October 20: Today in Christian History

October 20: Today in Christian History

October 20, 1751

Pepin the Short, son of Frankish hero Charles Martel and father of Charlemagne, deposed the last of the Merovingian kings and becomes the first king of the Carolingian dynasty. He was crowned by Pope Stephen II, who later asked for his help when threatened by Lombards of northern Italy. Pepin defeated the Lombards, then ceded the territory he captured back to the pope, laying the foundation for the papal states.

October 20, 1349

Pope Clement VI condemns self-flagellation, speaking out against a veritable flagellation frenzy. The practice, first taught by the Benedictine monk Peter Damian in the mid-eleventh century, gained popularity during the thirteenth-century Black Death scare and continues today in isolated incidents.

October 20, 1629

John Winthrop is elected governor of Massachusetts Bay. His journal will become a treasure mine for historians.

October 20, 1820

Tsar Nicholas I issues a decree for resettling Molokans to the remote Caucasus. This small, independent-minded, and somewhat quirky Christian sect was Bible-centered and rejected icons, priests, and church buildings.

October 20, 1833 

Dr. Justin Perkins arrived in Urmi (northwestern Iran) as the first American missionary in that area.

October 20, 1842

Death from consumption of 27-year-old Grace Darling in Northumberland, England. Daughter of a lighthouse operator, she had gained honor four years earlier by persuading her father to assist her in rowing through terrifying waves to rescue nine shipwrecked women and children who had been abandoned by sailors. An admiring public had taken up a £700 subscription to reward her, but she had refused to let that honor or offers of marriage go to her head.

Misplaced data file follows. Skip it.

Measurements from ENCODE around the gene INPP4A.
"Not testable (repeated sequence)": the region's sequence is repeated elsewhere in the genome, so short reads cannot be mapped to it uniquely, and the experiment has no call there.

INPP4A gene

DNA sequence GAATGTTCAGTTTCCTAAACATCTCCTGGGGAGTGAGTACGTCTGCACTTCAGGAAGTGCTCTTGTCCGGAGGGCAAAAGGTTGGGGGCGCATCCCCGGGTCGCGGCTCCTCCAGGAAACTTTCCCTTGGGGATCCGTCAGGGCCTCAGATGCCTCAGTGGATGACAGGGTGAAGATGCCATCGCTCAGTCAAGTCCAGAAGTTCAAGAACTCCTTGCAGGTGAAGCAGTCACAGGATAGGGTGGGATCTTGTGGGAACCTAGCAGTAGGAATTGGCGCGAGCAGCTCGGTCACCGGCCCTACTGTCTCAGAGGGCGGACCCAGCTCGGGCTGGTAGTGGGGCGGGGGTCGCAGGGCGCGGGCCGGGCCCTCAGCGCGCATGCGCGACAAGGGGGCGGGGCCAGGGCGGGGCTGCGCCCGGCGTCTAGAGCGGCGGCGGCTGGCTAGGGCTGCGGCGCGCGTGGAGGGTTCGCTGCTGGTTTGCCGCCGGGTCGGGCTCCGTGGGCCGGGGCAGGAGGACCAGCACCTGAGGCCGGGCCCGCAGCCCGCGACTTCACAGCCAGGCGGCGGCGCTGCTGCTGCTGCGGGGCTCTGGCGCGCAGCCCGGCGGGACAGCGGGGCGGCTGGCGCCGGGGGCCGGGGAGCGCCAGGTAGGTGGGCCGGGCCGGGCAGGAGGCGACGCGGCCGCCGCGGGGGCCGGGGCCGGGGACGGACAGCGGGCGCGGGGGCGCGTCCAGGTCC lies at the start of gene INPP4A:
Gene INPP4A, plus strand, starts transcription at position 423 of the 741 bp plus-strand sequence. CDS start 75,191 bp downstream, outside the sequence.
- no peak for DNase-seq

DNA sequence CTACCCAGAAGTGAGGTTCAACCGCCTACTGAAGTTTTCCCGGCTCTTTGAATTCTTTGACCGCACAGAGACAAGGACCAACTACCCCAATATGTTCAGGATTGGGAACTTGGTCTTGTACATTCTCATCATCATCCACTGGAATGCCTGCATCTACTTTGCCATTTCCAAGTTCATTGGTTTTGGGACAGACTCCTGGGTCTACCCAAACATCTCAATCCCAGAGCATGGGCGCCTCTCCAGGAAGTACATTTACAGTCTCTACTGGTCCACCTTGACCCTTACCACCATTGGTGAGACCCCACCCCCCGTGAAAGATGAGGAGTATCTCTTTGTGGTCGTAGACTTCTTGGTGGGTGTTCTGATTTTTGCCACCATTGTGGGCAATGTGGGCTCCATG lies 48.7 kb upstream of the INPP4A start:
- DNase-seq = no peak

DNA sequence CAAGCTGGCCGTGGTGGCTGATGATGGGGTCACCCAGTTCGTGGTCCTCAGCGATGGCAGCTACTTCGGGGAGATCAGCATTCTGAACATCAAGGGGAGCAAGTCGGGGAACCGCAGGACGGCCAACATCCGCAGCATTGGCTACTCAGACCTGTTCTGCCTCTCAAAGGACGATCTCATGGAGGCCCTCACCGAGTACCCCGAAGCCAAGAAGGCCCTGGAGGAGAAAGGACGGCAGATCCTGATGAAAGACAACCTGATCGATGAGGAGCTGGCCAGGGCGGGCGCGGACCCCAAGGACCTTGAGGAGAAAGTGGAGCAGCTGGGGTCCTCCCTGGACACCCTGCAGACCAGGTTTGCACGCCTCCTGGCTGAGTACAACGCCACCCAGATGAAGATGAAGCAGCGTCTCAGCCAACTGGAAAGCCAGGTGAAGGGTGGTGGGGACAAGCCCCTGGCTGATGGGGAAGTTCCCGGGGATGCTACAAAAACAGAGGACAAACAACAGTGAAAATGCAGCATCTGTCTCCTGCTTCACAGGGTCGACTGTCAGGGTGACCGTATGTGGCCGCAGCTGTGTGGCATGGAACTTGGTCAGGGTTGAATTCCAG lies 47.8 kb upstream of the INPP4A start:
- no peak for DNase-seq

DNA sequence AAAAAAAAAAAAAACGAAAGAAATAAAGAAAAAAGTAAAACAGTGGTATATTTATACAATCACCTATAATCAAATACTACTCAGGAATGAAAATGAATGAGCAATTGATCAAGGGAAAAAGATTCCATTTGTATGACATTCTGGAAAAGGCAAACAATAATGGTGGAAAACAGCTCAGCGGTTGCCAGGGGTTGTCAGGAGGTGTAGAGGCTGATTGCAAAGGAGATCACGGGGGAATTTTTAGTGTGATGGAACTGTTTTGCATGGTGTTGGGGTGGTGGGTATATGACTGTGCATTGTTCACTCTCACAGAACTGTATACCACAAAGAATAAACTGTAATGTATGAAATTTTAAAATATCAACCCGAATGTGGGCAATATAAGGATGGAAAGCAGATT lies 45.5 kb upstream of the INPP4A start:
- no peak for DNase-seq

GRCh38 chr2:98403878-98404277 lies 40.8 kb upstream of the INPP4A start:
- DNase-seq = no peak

October 20, 1893

Dying Schaff Placed His Trust in Christ 

October 20, 1913

Death of Mary Lathbury, “the Saint of Chautauqua.” She wrote the hymns “Break Thou the Bread of Life” and “Day Is Dying in the West.”

October 20, 1949

The last of the Inklings’ Thursday meetings is held this evening. This group of Christians associated with Oxford included such notable thinkers as J.R.R. Tolkien, C. S. Lewis, and Owen Barfield.

0/Post a Comment/Comments

Please drop a comment and use the Social Media Buttons below to share to friends and family.